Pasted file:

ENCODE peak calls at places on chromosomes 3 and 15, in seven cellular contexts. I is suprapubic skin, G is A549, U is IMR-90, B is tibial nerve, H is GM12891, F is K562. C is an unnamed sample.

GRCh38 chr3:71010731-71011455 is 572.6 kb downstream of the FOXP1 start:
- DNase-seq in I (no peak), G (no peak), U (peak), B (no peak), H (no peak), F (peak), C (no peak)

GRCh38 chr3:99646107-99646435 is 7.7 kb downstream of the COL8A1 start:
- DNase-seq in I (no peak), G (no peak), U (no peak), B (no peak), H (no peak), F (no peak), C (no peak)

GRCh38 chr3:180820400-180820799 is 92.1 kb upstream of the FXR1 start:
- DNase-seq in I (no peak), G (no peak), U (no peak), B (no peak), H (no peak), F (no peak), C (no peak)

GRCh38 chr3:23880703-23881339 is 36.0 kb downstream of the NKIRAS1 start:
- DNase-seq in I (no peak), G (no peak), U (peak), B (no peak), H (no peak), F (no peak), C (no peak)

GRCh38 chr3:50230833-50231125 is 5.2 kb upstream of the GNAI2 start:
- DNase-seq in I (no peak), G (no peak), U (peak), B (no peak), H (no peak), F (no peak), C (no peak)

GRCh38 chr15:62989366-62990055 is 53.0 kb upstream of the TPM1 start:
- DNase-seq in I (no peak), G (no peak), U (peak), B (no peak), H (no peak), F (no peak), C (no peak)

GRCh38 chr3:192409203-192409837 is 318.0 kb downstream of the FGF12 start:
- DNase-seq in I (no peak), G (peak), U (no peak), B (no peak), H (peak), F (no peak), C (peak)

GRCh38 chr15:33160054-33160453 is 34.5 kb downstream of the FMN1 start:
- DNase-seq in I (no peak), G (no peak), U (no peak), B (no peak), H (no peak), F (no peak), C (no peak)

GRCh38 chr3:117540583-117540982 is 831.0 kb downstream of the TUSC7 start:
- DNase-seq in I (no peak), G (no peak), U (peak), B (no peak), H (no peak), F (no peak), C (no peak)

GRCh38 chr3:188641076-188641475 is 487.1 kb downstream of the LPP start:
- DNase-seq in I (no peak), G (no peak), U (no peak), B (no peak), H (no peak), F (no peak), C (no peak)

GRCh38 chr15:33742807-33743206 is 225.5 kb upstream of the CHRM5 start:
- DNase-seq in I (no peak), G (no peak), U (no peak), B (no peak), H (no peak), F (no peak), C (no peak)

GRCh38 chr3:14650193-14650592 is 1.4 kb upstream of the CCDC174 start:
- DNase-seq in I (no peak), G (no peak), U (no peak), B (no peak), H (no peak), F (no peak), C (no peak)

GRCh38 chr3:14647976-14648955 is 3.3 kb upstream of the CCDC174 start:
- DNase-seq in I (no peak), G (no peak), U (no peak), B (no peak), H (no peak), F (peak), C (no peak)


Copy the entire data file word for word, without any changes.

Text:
ENCODE peak calls at places on chromosomes 3 and 15, in seven cellular contexts. I is suprapubic skin, G is A549, U is IMR-90, B is tibial nerve, H is GM12891, F is K562. C is an unnamed sample.

GRCh38 chr3:71010731-71011455 is 572.6 kb downstream of the FOXP1 start:
- DNase-seq in I (no peak), G (no peak), U (peak), B (no peak), H (no peak), F (peak), C (no peak)

GRCh38 chr3:99646107-99646435 is 7.7 kb downstream of the COL8A1 start:
- DNase-seq in I (no peak), G (no peak), U (no peak), B (no peak), H (no peak), F (no peak), C (no peak)

GRCh38 chr3:180820400-180820799 is 92.1 kb upstream of the FXR1 start:
- DNase-seq in I (no peak), G (no peak), U (no peak), B (no peak), H (no peak), F (no peak), C (no peak)

GRCh38 chr3:23880703-23881339 is 36.0 kb downstream of the NKIRAS1 start:
- DNase-seq in I (no peak), G (no peak), U (peak), B (no peak), H (no peak), F (no peak), C (no peak)

GRCh38 chr3:50230833-50231125 is 5.2 kb upstream of the GNAI2 start:
- DNase-seq in I (no peak), G (no peak), U (peak), B (no peak), H (no peak), F (no peak), C (no peak)

GRCh38 chr15:62989366-62990055 is 53.0 kb upstream of the TPM1 start:
- DNase-seq in I (no peak), G (no peak), U (peak), B (no peak), H (no peak), F (no peak), C (no peak)

GRCh38 chr3:192409203-192409837 is 318.0 kb downstream of the FGF12 start:
- DNase-seq in I (no peak), G (peak), U (no peak), B (no peak), H (peak), F (no peak), C (peak)

GRCh38 chr15:33160054-33160453 is 34.5 kb downstream of the FMN1 start:
- DNase-seq in I (no peak), G (no peak), U (no peak), B (no peak), H (no peak), F (no peak), C (no peak)

GRCh38 chr3:117540583-117540982 is 831.0 kb downstream of the TUSC7 start:
- DNase-seq in I (no peak), G (no peak), U (peak), B (no peak), H (no peak), F (no peak), C (no peak)

GRCh38 chr3:188641076-188641475 is 487.1 kb downstream of the LPP start:
- DNase-seq in I (no peak), G (no peak), U (no peak), B (no peak), H (no peak), F (no peak), C (no peak)

GRCh38 chr15:33742807-33743206 is 225.5 kb upstream of the CHRM5 start:
- DNase-seq in I (no peak), G (no peak), U (no peak), B (no peak), H (no peak), F (no peak), C (no peak)

GRCh38 chr3:14650193-14650592 is 1.4 kb upstream of the CCDC174 start:
- DNase-seq in I (no peak), G (no peak), U (no peak), B (no peak), H (no peak), F (no peak), C (no peak)

GRCh38 chr3:14647976-14648955 is 3.3 kb upstream of the CCDC174 start:
- DNase-seq in I (no peak), G (no peak), U (no peak), B (no peak), H (no peak), F (peak), C (no peak)